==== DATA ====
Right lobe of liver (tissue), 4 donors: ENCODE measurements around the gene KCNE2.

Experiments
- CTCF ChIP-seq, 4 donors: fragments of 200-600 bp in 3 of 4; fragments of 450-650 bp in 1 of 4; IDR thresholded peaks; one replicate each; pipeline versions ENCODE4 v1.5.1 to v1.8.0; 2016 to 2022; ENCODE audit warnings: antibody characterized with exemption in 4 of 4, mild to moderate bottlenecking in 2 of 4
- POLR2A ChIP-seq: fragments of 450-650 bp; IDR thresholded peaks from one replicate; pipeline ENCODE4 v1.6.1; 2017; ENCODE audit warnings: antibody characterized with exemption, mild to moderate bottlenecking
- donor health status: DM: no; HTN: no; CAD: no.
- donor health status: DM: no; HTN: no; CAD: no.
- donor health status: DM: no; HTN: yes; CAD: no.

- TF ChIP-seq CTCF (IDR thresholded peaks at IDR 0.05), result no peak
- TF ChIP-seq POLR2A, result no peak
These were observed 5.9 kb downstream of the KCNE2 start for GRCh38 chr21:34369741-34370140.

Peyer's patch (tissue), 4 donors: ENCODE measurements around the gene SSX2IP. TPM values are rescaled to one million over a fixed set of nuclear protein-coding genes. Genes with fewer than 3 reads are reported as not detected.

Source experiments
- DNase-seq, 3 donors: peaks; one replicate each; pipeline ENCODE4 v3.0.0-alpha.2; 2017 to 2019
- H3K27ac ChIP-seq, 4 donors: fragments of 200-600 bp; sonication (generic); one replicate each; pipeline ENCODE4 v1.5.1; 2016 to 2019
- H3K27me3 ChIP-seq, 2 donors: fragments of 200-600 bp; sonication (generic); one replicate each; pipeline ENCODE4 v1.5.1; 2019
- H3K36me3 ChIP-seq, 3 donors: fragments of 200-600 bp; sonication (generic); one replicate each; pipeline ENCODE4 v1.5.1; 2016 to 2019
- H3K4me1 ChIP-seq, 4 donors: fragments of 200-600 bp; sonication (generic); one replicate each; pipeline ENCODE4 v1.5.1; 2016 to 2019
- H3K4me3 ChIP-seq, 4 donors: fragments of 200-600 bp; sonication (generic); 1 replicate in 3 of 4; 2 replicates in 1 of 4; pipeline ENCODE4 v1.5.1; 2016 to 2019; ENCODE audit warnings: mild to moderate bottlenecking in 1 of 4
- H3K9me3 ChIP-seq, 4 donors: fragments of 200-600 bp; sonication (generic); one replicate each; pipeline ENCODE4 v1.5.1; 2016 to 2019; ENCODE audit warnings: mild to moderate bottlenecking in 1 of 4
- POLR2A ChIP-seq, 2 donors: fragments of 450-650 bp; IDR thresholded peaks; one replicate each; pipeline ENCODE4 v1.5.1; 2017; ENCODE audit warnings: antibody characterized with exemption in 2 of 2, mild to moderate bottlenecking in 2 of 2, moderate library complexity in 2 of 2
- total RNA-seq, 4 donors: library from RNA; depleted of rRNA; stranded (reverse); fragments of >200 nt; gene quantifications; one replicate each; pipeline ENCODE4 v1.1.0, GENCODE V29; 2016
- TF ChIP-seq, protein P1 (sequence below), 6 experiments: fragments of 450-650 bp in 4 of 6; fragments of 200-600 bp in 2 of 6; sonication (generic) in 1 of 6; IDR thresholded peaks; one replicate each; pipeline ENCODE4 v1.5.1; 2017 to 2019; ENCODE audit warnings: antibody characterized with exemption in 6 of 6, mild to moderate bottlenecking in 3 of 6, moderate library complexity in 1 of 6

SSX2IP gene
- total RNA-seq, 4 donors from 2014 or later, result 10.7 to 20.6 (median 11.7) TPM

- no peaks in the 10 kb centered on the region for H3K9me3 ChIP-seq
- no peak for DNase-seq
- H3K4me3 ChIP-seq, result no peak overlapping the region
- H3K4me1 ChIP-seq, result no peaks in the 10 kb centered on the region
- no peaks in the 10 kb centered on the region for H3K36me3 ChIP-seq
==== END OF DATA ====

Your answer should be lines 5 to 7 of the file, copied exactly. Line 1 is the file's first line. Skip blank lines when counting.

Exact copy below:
- donor health status: DM: no; HTN: no; CAD: no.
- donor health status: DM: no; HTN: no; CAD: no.
- donor health status: DM: no; HTN: yes; CAD: no.